Unlike this afternoon when the teams didn’t know each other that well, there will be all kinds of storylines the coaches will be anticipating. Dutcher said MSU power player Nick Ward has bullied the Gophers inside in the past, although he has been playing with a hand brace. Minnesota’s Daniel Oturu and Murphy (slowed by back spasms today) will have to respond.
Gabe Kalscheur led the Gophers in scoring against the Cardinals with 24 points and made five of 11 three pointers, the best of anyone in the game. Kalscheur had some open looks that indicated the Cardinals weren’t all that familiar with his long distance ability.
“If he’s got room to eye the basket, he’s a very, very good three point shooter, and he shot well all year,” Dutcher said. “The Big Ten teams where they see each other so often they’re aware of that. They’re (the Spartans) gonna press up on him. (Michigan State coach Tom) Izzo is going to make him put the ball on the floor. They’re not going to give him a wide open three.”
Pitino compared today’s game to a “war.” Against the physical Spartans, the war figures to escalate on Saturday.
Gophers basketball reserves Hunt Conroy, Michael Hurt and Brady Rudrud were among the 928 Big Ten student-athletes competing in winter sports who were announced yesterday as Academic All-Conference. To be honored student-athletes must be enrolled fulltime at their institution for a minimum of 12 months and carry a cumulative grade-point average of 3.0 or higher.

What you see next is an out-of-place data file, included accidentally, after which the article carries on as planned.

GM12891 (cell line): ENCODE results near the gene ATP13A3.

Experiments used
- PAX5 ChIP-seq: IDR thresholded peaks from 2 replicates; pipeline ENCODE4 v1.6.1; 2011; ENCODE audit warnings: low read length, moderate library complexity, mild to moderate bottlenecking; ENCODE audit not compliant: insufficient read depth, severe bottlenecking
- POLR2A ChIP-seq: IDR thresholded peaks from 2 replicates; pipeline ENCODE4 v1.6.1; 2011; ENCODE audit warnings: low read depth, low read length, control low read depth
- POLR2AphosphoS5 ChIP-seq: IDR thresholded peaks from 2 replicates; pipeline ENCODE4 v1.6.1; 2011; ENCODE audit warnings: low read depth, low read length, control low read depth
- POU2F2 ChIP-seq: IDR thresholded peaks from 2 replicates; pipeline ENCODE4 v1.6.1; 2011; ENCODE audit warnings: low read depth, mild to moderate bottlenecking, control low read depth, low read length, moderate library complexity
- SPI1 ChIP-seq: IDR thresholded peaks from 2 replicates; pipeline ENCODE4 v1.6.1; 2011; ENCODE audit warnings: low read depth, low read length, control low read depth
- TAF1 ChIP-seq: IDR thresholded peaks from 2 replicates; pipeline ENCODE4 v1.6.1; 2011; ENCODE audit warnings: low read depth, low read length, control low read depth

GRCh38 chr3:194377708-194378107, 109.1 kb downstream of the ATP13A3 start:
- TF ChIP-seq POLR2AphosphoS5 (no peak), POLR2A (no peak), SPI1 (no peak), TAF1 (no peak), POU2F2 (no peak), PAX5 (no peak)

Saturday night’s WCHA men’s playoffs title game at the Verizon Center in Mankato was a near sellout as of late yesterday afternoon. The championship game has sold out the last two years at other sites and this year matches regular season champ Minnesota State against Bowling Green.
Three of the top four teams in the latest USCHO national rankings are Minnesota programs, with St. Cloud State No. 1; Minnesota State, No. 2; and Minnesota Duluth No. 3. Massachusetts is No. 4. The Gophers aren’t ranked but Bob Motzko, who just finished his first season as head coach, has the reputation of being an outstanding recruiter and is likely to make Minnesota a power again.
The Twin Cities-based WCHA remains a favorite to add Arizona State as a member in a couple of years. Because ASU is playing and scheduling as an independent, the Sun Devils haven’t played a game since March 2 and won’t be back on the ice until March 29 when they participate as an at-large team in the NCAA Tournament.